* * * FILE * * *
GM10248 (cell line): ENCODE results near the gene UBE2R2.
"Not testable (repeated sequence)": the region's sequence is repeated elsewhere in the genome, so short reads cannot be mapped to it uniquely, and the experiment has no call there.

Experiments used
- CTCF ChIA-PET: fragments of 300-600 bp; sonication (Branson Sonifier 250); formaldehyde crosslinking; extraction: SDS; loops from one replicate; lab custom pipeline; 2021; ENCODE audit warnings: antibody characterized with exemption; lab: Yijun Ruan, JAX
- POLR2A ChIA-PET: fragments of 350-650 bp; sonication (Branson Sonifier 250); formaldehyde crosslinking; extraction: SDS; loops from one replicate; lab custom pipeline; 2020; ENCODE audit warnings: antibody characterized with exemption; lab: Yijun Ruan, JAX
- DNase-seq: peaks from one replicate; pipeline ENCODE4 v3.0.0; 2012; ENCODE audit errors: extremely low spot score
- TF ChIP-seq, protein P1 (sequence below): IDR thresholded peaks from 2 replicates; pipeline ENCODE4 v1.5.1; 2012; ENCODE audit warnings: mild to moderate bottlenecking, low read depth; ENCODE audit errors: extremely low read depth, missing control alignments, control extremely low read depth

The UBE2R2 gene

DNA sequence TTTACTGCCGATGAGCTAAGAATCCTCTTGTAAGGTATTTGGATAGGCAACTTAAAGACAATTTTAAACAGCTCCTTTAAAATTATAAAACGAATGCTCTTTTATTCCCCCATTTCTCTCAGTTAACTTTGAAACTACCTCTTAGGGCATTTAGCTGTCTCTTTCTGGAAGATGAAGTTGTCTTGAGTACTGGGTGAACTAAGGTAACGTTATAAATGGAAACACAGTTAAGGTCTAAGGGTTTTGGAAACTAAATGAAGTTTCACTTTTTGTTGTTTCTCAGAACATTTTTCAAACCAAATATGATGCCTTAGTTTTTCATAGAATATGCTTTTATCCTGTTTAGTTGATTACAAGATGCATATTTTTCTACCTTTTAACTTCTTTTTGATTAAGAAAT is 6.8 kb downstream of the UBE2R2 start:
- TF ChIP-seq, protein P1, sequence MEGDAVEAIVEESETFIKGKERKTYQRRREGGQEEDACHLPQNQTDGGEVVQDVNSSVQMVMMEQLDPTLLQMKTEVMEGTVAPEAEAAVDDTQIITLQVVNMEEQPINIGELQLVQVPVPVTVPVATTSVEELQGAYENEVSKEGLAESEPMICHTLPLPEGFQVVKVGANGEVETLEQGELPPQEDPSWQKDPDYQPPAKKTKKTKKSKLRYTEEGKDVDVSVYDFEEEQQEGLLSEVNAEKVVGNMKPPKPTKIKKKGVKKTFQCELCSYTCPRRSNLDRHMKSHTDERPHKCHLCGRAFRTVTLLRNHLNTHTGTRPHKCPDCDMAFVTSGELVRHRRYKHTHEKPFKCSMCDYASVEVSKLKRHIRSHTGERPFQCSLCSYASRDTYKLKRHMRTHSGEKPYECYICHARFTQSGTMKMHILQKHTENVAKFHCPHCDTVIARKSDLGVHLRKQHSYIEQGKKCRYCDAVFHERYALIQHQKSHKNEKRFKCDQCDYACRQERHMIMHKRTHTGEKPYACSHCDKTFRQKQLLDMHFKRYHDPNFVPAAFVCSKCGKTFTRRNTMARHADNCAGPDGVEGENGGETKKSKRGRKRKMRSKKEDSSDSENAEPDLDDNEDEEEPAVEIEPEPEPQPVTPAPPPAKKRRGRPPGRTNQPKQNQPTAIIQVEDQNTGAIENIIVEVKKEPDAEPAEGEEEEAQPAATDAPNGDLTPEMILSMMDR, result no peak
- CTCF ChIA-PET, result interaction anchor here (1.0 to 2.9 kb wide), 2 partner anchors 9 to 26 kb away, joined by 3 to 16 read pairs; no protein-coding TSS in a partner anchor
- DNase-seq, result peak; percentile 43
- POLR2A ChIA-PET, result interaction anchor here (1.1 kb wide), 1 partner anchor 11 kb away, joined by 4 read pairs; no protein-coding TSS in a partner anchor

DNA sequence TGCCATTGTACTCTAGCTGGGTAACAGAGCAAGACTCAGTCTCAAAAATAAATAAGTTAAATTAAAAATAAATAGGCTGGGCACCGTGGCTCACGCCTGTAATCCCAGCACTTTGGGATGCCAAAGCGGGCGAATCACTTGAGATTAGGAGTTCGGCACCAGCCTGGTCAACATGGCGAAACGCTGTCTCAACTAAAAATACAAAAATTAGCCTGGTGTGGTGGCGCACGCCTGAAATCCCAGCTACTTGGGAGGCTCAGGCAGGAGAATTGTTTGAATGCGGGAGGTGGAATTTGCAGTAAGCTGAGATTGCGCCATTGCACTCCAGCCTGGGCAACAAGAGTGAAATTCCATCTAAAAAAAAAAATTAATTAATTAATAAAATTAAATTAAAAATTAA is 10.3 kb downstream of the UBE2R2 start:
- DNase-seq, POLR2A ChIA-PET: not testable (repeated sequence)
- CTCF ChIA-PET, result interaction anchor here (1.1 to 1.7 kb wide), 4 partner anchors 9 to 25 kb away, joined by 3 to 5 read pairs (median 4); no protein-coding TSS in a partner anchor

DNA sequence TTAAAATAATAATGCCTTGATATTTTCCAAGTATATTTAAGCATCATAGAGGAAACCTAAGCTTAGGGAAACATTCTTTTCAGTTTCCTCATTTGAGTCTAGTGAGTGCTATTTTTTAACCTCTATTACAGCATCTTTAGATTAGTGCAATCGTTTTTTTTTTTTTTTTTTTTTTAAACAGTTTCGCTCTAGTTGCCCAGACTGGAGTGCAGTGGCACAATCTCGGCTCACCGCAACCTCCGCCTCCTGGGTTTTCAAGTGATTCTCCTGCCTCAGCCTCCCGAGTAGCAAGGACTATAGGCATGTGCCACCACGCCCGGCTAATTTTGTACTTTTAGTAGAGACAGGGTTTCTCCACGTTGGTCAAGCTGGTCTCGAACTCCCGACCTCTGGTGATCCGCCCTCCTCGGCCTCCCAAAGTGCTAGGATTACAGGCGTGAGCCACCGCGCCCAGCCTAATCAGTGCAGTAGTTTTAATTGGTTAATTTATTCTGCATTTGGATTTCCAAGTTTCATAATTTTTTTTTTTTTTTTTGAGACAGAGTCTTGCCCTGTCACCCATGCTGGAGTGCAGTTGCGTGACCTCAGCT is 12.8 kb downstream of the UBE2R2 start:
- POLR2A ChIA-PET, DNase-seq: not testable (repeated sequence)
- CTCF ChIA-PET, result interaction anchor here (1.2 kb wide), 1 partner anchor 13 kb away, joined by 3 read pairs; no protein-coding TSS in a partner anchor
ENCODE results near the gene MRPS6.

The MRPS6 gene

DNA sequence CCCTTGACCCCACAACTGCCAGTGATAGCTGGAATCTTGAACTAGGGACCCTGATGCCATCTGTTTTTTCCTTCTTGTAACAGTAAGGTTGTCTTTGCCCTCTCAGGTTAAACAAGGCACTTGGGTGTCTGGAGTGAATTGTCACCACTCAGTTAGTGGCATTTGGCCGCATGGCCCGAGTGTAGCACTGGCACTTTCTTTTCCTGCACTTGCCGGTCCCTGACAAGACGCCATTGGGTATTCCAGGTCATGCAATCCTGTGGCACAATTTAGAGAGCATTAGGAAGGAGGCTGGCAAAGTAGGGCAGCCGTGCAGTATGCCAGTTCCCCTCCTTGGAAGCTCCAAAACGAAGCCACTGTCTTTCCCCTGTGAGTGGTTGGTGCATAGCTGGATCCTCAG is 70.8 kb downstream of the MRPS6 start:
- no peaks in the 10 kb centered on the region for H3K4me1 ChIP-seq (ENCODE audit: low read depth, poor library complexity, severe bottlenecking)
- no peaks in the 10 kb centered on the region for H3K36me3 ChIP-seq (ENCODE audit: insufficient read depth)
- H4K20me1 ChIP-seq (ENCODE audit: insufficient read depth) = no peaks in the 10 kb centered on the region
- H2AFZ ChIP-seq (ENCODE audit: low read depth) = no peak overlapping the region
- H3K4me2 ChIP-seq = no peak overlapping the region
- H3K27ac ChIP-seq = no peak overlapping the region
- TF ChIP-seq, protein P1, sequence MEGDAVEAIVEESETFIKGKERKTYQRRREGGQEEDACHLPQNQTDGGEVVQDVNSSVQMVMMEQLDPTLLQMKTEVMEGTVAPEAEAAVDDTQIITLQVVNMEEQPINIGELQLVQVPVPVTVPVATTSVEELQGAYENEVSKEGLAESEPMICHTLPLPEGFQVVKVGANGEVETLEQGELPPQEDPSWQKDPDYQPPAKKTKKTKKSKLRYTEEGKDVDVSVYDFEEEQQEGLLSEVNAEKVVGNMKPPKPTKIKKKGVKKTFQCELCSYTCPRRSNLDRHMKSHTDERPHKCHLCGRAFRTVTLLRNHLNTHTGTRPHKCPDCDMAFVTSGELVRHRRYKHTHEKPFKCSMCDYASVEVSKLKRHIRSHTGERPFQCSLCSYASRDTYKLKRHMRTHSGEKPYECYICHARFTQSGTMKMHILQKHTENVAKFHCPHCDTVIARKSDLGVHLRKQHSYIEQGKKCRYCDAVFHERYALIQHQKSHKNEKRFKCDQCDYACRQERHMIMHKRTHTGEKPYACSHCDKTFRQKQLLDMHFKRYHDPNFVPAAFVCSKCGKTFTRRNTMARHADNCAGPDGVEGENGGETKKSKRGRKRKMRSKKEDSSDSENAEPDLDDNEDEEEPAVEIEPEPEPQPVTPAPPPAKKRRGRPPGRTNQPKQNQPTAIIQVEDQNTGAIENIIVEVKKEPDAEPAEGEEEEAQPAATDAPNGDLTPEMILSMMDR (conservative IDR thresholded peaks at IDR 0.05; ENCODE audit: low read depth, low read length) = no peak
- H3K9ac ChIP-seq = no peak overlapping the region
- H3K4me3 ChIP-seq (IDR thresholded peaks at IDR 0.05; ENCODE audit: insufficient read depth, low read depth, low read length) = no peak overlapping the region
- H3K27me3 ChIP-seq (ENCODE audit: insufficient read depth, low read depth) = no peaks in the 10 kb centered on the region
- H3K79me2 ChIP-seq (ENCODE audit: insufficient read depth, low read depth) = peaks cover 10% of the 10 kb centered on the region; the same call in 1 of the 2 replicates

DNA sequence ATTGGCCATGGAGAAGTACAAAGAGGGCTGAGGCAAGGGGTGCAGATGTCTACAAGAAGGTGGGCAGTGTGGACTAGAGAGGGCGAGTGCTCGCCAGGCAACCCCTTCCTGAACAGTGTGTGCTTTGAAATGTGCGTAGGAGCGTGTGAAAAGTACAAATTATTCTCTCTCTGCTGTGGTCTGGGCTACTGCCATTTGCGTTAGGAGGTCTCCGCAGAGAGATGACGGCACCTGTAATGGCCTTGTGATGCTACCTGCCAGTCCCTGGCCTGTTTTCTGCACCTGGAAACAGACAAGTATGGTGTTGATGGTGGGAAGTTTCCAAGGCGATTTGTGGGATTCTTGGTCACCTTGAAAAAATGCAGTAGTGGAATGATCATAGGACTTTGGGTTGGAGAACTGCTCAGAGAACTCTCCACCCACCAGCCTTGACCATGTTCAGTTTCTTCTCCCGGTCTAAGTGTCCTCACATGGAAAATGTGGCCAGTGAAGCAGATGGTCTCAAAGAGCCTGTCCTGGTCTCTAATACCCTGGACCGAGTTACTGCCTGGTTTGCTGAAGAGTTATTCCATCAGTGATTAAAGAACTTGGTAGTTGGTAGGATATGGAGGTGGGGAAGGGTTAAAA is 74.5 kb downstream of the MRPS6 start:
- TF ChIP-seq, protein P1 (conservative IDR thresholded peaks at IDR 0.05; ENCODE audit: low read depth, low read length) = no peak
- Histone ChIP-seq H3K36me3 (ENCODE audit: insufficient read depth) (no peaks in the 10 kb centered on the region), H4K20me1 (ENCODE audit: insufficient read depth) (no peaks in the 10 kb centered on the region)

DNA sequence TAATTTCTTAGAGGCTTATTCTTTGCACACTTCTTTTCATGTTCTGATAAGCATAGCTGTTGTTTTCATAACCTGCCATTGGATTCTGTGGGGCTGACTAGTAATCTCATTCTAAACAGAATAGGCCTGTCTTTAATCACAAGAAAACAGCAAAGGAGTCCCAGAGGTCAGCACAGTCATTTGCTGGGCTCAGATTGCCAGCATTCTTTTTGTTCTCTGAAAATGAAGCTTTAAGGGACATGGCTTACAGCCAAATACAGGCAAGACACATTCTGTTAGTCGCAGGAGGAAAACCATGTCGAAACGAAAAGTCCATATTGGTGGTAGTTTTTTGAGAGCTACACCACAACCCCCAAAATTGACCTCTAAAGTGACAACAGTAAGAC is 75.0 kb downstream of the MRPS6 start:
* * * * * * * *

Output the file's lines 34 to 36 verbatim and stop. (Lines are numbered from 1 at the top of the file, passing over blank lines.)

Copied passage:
DNA sequence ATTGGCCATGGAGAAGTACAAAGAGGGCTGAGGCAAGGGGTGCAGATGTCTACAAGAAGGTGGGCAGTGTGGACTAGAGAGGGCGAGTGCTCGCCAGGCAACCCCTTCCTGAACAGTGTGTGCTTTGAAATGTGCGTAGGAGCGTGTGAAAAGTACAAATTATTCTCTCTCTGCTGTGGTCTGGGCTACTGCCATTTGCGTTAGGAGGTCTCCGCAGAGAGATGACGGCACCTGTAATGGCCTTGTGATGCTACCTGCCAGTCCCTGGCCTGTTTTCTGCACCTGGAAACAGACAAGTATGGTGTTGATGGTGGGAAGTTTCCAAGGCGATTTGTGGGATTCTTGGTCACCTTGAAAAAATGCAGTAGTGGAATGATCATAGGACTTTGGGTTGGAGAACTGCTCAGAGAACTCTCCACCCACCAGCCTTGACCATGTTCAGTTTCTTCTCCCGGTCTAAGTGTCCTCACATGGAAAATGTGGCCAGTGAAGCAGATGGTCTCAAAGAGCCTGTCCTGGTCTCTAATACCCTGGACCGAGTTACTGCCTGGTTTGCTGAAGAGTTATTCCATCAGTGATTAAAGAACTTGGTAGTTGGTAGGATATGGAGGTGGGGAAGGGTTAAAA is 74.5 kb downstream of the MRPS6 start:
- TF ChIP-seq, protein P1 (conservative IDR thresholded peaks at IDR 0.05; ENCODE audit: low read depth, low read length) = no peak
- Histone ChIP-seq H3K36me3 (ENCODE audit: insufficient read depth) (no peaks in the 10 kb centered on the region), H4K20me1 (ENCODE audit: insufficient read depth) (no peaks in the 10 kb centered on the region)